All for life, love and compassion

Jane Mair
8 December 2010

With almost 18,000 abortions a year, New Zealand has the second highest per capita abortion rate among OECD countries.

Almost two-thirds (65 percent) of women who choose to abort their babies show symptoms of post traumatic stress disorder following the abortion and Finnish studies have shown that the mortality rate from suicide or violent death in the year following an abortion is six times higher than in women who carry their babies to full term.

This from bioethicist and founder of the Elliot Institute in the United States David Reardon. Dr Reardon was keynote speaker at the second All for Life conference in Nelson at the end of October.
He has spent much of his academic life researching and writing about the effects of abortion on women. ‘A request for an abortion is a plea for help that requires a loving, caring response,’ he told the 170 conference delegates.

Dr Reardon presented research which showed that 54 percent of women were unsure of their decision to abort at the time and 80 percent of these were not counselled about alternatives.
With almost 18,000 abortions a year, New Zealand has the second highest per capita abortion rate among OECD countries.
‘Abortion cannot turn the clock back,’ Dr Reardon said. ‘Doctors may take babies out of the womb, but they can never take them out of the heart and mind.’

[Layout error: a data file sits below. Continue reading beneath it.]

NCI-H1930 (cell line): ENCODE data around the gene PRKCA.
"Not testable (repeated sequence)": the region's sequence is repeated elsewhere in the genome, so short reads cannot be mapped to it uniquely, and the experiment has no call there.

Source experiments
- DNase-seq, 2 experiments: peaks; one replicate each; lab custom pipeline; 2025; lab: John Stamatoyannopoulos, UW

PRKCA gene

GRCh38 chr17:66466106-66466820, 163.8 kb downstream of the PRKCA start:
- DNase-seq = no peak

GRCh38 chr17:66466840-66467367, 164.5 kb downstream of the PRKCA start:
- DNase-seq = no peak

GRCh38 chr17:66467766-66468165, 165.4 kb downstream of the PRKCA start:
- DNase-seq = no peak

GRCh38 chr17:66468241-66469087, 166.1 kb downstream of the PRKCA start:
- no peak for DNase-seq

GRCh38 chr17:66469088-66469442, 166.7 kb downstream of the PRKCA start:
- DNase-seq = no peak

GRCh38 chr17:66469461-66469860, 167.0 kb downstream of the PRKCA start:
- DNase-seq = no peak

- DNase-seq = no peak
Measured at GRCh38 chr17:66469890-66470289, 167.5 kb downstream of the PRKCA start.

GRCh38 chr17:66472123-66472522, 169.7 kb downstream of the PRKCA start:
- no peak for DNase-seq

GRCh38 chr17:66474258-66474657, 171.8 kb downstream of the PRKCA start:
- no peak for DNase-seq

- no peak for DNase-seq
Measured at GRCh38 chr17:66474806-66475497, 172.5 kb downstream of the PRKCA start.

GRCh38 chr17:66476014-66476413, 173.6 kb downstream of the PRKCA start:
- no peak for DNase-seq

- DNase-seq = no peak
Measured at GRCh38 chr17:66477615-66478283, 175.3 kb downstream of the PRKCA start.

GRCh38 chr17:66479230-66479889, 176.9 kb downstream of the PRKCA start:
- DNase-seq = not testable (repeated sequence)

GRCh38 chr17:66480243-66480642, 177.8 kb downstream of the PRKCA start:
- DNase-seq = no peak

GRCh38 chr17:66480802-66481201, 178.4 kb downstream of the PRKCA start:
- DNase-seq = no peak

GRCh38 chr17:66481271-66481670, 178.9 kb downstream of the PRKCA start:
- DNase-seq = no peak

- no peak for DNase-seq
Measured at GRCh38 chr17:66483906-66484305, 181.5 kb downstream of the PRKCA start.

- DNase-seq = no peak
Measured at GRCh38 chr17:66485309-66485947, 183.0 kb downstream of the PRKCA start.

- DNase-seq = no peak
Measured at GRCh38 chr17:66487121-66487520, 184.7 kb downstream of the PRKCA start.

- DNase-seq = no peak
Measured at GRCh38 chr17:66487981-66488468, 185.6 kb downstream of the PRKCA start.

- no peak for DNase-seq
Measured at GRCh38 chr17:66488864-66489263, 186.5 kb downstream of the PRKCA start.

Australian educator Tina Jack introduced a Youth Sexuality Education programme used in Perth secondary schools. The topics ‘Towards Loving’ (Year 7–8), ‘Choosing to Love’ (Year 9–10) and ‘Loving Forever’ (Year 12–13) highlight the age-appropriate themes that incorporate parents on their child’s journey to sexual maturity.

Papal Nuncio Archbishop Charles Balvo opened the conference with the words of Jesus to his disciples, ‘Do not be afraid.’ We live in such a climate of fear, he said, where human beings are often viewed as a cancer on this earth that we must be willing to offer the world a different viewpoint – one in which the culture of life is seen as a ‘Yes’ culture, based on the trust, love and hope which empowers us to say ‘Yes’ to human dignity and the sanctity of life, ‘Yes’ to care for all people in just ways and ‘Yes’ to care for the earth on which we live.

Archbishop Charles reminded delegates that ‘we all possess different gifts and responsibilities which we must use to engage with today’s culture if we are to bring life to all’. This was illustrated by the plethora of workers from the pro-life arena in attendance including Adoption Option Trust, Buttons Project, Voice for Life, Family First, Purely Girls, Billings Ovulation Method of Natural Family Planning, ProLifeNZ Students and Dr Albert Mackary with his ‘Prescription for Change for NZ Youth’ all gave testimony to the wealth of work being done throughout Aotearoa for the good of all New Zealanders – those born and those yet to be born.

The conference praised the continuing work of GP-based Crisis Pregnancy Support in Nelson, House of Grace in Wellington, Family Life International (Auckland, Wellington and Christchurch) and other services which give women the time, space and support in early pregnancy and beyond. As well, delegates welcomed Rachel’s Vineyard, the post-abortion counselling service which came to New Zealand from Australia and the US in June.

Let us pray that all those who use their gifts in this way will bring hope, life and love to those most in need.